He turned a corner in the Big Barn hardware and saw a woman at the far end of the aisle gawking up the skyscrapers of faucets, basins, and vanities with an open-lipped smile so shocked with delight that he stopped to look at her. Her hair had gone splendid grey and the skin relented a little to pouches and lines but the eyes were the same: sharp and crystal.

She had thinned. She wore a plain white shirt and cream slacks. Heels instead of sandals and a narrow purse meant for a phone, a few cards, lipstick. She looked good. A commercial for successful aging.

She was supposed to be dead. Or, at the very least, suffering.

If she found him lurking at the edge of her vision several expressions were possible. The most likely, the most reasonable, would be relief. No postponement for her. No dragging through a mud of what-if’s. She was clean, stripped and restored, wearing a new, crisp surface like a fresh coat of paint. Any moment he expected a slim man in a pleasant shirt, grey at the temples, to round the intersection of Kitchen and Bath, take her comfortably by the waist, and walk her through the options. Sinks. Classic, modern or rustic? Let’s put one downstairs too. We have more than enough space.

If he waited too long, her gaze would float and find him, pin him. He would have to squint through his old man glasses and dress up his voice with surprise. It’s good to see you. You haven’t changed. No, really.

But, she had, in the ways that counted. The last night they were together they had sat in his car in a parking lot with the rain and the wind beating on the roof and street lights hemorrhaging all over the pavement. She had taken her hands away from him and folded them like a white envelope in her lap. She would not kiss. She would not be held.

What is it now?

Too much, she said. Too much. I cannot be sick and deal with you too.

What do you think you’re dealing with?

Kindness isn’t love.

Then what is?

You drive me to doctors in the middle of the day, she said. You rub my back when it hurts so bad that I can’t stand. You hold my forehead when the meds keep me retching into a pail. You think it’s love but there’s no love here. You’ve loan-sharked me. I can’t ever pay you back. Her head down and hair weeping all over her jacket. Just let me be, she said, again and again. A mantra for pain.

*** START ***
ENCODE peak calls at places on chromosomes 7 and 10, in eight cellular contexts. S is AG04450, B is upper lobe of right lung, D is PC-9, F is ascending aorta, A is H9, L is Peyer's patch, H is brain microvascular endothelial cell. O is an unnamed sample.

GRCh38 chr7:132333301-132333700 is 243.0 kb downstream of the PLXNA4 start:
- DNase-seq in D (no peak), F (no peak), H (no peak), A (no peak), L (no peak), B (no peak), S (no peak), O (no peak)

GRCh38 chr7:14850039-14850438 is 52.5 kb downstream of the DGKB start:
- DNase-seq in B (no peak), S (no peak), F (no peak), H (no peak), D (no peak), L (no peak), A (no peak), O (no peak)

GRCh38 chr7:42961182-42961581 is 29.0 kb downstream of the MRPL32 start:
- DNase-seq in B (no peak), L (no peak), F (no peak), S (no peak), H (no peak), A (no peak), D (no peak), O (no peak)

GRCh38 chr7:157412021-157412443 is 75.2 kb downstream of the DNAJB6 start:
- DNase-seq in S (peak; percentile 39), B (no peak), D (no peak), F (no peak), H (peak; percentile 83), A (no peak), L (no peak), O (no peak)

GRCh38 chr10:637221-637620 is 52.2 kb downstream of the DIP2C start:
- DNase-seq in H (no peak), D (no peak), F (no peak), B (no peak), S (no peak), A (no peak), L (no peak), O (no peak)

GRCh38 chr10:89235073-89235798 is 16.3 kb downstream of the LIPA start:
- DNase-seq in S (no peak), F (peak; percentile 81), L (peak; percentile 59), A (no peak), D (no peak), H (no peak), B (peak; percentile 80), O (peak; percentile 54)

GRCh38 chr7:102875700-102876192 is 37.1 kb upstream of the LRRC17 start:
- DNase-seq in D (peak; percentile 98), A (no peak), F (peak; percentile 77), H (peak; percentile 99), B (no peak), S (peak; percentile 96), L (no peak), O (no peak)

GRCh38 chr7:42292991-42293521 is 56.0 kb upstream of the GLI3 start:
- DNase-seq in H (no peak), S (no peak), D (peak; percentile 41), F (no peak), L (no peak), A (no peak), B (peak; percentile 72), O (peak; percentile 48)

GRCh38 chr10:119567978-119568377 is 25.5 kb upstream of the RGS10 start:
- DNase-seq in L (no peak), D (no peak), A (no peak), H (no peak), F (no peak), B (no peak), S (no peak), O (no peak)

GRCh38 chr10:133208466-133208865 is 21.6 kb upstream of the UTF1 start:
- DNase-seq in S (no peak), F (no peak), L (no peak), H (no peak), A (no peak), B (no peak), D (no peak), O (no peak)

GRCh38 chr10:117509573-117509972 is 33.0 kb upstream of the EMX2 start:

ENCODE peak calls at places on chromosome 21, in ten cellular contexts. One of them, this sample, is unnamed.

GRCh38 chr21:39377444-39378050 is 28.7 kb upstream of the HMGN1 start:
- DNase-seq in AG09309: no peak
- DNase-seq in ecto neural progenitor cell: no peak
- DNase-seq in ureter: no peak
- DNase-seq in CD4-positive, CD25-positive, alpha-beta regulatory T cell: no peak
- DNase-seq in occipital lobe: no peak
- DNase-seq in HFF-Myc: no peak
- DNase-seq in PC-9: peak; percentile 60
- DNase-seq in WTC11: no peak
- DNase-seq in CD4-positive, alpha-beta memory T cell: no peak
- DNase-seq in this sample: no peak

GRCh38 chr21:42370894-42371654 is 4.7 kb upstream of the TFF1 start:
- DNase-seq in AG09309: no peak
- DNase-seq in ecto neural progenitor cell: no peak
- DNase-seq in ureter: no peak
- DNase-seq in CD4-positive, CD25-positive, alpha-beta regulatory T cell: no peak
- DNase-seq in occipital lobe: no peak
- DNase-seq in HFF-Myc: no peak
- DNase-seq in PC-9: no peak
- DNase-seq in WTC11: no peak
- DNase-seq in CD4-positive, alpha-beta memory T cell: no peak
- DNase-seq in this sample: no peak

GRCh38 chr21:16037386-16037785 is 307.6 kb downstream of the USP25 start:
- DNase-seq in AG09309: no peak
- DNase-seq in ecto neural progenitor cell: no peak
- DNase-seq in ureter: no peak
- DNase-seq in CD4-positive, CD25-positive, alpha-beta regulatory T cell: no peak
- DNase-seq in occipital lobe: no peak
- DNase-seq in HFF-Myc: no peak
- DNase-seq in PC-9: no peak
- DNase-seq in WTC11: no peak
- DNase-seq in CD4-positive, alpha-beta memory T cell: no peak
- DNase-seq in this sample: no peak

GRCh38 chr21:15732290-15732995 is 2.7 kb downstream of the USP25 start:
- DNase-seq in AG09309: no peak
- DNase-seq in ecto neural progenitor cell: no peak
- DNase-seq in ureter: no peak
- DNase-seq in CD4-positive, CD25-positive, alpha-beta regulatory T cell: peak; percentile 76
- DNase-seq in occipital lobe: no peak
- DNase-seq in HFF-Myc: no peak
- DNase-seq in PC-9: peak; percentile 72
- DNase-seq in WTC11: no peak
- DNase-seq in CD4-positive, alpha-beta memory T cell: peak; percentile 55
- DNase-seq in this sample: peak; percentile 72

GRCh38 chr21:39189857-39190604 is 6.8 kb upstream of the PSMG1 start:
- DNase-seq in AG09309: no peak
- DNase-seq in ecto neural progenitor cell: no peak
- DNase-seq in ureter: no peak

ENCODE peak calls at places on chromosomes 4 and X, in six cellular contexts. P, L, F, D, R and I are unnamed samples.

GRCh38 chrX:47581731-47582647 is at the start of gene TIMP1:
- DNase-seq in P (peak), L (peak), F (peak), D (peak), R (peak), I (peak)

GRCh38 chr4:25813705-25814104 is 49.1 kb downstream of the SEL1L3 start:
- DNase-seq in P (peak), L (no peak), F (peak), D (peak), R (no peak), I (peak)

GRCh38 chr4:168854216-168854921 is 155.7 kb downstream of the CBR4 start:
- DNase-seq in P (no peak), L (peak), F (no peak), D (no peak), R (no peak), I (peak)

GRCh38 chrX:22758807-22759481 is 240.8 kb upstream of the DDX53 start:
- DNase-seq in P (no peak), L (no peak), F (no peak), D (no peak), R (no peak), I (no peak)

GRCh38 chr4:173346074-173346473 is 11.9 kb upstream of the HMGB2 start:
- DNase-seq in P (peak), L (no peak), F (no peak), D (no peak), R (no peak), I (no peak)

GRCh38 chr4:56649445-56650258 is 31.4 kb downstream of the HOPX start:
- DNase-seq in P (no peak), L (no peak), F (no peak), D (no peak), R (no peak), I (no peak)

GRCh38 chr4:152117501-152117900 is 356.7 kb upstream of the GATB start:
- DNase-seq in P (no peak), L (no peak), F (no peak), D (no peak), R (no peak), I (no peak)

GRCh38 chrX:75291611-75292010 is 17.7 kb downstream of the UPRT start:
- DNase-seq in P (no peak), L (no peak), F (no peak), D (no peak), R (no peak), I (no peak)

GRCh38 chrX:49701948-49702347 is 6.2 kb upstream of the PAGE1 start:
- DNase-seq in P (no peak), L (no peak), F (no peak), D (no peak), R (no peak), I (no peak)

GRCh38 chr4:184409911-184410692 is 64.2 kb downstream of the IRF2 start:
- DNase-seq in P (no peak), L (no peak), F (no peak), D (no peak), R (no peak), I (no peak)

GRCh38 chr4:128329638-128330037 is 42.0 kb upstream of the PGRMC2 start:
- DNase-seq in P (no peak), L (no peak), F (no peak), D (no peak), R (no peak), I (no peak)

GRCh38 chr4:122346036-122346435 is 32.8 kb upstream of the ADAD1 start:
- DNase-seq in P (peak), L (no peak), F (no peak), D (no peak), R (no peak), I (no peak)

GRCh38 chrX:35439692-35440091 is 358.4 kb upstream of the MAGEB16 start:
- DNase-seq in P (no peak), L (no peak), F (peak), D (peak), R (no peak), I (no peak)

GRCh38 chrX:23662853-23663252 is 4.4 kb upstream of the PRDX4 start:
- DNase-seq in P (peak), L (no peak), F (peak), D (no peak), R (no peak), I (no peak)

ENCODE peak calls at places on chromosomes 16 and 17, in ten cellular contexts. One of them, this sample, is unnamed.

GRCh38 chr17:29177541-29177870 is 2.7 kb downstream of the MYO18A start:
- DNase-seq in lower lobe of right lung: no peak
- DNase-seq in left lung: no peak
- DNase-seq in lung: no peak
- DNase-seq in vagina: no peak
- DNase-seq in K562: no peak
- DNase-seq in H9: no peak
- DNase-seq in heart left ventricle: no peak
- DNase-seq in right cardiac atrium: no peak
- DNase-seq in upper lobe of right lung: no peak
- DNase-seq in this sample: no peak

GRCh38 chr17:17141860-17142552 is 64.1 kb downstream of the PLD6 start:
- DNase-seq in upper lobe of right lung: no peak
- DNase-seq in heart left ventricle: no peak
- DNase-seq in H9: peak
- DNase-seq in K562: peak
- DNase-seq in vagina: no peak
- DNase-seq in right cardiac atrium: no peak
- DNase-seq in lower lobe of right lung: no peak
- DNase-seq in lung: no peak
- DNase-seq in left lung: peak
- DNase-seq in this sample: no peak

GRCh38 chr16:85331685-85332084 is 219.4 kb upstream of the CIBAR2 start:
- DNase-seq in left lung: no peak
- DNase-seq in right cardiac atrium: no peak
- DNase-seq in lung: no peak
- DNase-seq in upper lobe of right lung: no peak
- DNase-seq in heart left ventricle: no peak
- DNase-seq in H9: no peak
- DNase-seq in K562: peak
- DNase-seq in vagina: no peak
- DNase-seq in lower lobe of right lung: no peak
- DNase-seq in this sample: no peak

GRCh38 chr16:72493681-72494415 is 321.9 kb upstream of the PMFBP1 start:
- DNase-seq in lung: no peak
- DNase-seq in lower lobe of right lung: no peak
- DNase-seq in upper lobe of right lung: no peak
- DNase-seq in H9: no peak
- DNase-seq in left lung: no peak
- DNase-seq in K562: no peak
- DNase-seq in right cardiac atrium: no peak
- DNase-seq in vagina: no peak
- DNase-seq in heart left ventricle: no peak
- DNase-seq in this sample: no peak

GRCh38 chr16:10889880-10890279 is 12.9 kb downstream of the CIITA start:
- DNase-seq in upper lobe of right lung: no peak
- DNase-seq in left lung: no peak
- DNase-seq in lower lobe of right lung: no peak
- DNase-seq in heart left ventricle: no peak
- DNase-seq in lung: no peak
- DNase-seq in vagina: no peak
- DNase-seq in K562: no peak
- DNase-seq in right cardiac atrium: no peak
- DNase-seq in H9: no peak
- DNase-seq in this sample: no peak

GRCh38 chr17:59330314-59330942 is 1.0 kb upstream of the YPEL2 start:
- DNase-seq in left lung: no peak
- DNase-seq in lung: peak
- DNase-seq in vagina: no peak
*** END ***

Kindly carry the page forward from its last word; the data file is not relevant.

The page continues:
Resolved: that one battle was all she would fight.

He moved out, because it was easier for him to leave. He was angry for a long time. His friends said they had seen it coming. She was one crazy bitch. You should have known better than to take her so seriously. He couldn’t explain it either, or why the urge to defend her still wormed away.

It was a well that took years to exhaust until one day he realized the bitterness had shrunk to a dead pebble and he put it away.

Well, she could have been right.

Eighteen winters down, he built houses for other people and that give him a solid, thorough satisfaction. The woman he lived with filled the days with lists and numbers. They had come to an arrangement of duties. She would have found the idea that he was too good to her as bewildering as a foreign language.

The smart thing was to keep moving. Pull up his heels and walk away. He never did the smart thing.

“Hey,” he said.

Her eyes slid across and she smiled. He strode slowly down the aisle.

“How long were you going to stand there?” she said.

He laughed, almost genuine. “You looked so content that I didn’t want to interrupt. They’re only sinks.”

“So many choices.”

He glanced to the display, then back to her.

“You look good.”

“Oh my, that’s nice of you to say.”

“No, really. You look—” and he stumbled silently over words that would be half-true. “You look well. That’s what I meant.”

“I feel better. Clinical trials, three rounds of surgery and a map of scars. I think of them as my slow miracles. It took years to make it back to the surface. You can’t imagine how wonderful it feels just to window-shop for things I can’t afford.”

He nodded, as if he understood. The graceful chrome, mounted on brackets above them, like a vast landscape of possibilities.

She tugged at his orange work apron with the Big Barn logo. “So, you work here.” The touch made him uncomfortable and warm.

“When I’m between jobs. They needed someone who knew what he was doing.”

His skin remembered. Long fingers more beautiful than bone. A mole on her shoulder, like a leftover part he used to adore and press against his chest. The hollow in her back on a cold night. Sickness had always repelled him with its need, its weakness. She had been different and he never thought to ask why.

Her smile faded out. The ceiling fluorescents, meant to trick and shine metal and ceramic into something hard and wonderful, somehow reduced her to plainness when he stood beside her.

“Is there anything I can help you with?”

She shook her head. Wrinkles radiated above her mouth and very fine hair downed her jaw. Up close, he saw that the purse was old, the cuffs of the shirt frayed.

“No, thank you. I’ll be fine.”

Brian Moore lives in Toronto, Canada where he worked as a project manager. He is previously published in Flash Fiction Magazine and Gravel.

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Every Day Fiction